Portrait of The Artist as a Young Woman
4 Out Of 5 Stars
A natural born vocal talent, Adele debuted with a fully realized album that, despite being titled "19," is a much wiser and mature sounding album. From the first gently picked guitar that drizzles under the opening "Daydreamer" to the torchy closer "Hometwon Glory," Adele captivates you with a voice that carries a tradition of classic belters, including the likes of Dusty Springfield, to the modern Brit-Soul of Amy Winehouse.
But that is where comparisons end. There are few folks who can take songs and just outright own them, the way Adele handles Bob Dylan's "To Make You Feel My Love," or sell the songs she's written herself, like the tinkling of "First Love." Her voice is a soaring instrument unto itself, which means that the songs that work the best are the ones with the barebones arrangements. Yet given a full production number, she carries herself just fine, as she does on the international hit "Chasing Pavements." In fact, the only time things get wonky on "19" is when a more modern pop style is employed on "Tired." She's got enough charisma and chops to be able to dispense with the too busy sound of it.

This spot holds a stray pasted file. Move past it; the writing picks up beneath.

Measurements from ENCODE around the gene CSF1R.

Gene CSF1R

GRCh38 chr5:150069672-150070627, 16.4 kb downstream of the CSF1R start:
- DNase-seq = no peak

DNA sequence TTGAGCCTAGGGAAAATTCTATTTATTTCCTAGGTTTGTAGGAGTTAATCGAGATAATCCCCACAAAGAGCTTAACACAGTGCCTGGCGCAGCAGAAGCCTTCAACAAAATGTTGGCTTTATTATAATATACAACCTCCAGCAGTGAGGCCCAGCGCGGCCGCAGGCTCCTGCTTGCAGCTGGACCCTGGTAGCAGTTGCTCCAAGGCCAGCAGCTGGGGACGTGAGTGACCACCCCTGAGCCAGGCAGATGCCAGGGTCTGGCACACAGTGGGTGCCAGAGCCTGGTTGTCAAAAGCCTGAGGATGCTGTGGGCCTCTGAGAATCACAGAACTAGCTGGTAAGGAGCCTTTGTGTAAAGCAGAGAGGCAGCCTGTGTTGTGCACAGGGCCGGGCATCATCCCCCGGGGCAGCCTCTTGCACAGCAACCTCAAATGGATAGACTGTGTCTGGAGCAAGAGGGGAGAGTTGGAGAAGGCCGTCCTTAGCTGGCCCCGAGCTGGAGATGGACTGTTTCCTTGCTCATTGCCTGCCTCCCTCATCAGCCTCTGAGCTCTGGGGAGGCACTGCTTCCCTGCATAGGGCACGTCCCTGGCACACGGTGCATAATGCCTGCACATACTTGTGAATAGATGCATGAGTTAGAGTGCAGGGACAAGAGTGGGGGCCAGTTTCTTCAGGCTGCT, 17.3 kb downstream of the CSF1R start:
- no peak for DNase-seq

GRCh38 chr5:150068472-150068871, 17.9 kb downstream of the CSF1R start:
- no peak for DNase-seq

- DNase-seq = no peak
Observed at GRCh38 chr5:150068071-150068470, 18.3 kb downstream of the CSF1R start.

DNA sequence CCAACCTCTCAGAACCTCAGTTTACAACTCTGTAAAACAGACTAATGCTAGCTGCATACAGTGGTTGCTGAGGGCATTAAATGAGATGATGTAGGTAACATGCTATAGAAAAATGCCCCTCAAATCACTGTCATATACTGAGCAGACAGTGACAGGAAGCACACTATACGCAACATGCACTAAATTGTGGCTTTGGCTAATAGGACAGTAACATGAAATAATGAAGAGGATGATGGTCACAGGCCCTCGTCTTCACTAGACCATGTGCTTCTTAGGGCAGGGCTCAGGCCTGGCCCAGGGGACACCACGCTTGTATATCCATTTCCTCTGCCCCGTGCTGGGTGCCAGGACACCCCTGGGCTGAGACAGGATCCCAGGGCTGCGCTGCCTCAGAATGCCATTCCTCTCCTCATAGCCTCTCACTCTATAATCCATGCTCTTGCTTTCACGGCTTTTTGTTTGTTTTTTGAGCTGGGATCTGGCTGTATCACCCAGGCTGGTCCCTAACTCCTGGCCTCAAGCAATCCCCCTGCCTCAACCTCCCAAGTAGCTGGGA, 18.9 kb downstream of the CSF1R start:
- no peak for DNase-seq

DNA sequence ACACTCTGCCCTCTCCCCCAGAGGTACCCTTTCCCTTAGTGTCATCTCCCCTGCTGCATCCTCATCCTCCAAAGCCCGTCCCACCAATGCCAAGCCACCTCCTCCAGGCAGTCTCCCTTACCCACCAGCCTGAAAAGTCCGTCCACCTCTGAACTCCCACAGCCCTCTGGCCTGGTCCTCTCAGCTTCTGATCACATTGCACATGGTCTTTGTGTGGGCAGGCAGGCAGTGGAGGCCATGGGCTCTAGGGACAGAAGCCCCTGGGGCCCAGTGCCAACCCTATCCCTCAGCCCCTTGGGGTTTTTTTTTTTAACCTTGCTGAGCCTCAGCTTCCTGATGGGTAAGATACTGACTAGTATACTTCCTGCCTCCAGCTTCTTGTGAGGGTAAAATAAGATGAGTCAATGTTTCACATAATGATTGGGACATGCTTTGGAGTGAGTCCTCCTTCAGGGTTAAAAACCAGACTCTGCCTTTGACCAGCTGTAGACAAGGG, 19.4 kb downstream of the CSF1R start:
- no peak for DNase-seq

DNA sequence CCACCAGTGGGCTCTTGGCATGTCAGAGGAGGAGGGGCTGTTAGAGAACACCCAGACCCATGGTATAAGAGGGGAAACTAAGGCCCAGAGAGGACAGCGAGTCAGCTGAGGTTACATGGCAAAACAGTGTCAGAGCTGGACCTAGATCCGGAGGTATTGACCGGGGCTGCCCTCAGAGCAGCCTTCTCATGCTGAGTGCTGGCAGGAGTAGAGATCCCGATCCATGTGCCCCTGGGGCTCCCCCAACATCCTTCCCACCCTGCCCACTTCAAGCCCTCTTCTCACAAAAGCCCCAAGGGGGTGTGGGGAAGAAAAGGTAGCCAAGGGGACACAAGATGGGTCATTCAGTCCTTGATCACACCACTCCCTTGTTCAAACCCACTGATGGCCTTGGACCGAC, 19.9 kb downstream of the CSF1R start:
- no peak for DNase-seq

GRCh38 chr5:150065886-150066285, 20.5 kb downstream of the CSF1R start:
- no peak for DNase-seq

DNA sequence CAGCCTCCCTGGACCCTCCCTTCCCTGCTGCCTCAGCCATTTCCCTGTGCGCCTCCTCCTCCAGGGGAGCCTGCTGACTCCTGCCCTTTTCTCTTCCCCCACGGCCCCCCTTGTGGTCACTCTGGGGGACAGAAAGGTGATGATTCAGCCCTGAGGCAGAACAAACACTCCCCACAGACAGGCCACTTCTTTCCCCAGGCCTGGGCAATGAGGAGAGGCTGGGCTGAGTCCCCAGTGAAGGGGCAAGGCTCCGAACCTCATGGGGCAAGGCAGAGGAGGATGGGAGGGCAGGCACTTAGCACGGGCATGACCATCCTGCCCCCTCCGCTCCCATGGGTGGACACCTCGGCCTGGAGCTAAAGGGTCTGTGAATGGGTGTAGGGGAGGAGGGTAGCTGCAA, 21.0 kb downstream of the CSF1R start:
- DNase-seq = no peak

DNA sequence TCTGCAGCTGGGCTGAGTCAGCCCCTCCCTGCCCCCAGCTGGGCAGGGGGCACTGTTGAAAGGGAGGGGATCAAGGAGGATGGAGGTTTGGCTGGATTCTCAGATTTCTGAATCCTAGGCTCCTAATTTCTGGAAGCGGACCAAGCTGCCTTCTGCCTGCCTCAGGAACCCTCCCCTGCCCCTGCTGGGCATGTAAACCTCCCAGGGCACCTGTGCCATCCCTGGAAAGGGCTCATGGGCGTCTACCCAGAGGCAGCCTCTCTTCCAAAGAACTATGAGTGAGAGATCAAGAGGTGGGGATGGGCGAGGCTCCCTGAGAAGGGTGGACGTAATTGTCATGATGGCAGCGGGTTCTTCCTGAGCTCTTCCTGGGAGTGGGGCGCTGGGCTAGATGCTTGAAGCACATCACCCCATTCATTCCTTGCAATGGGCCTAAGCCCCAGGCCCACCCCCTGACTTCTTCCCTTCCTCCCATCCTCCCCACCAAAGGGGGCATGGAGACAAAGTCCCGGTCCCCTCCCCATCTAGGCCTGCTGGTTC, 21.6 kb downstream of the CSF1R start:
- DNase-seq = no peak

Given that Adele matured into a serious force of nature when "21" appeared two years later, "19" was just the sampler. Still, as a debut album, "19" captures and folds you up in its warmth and sheer skill as a singer and songwriter. Classic pop doesn't come much finer than this.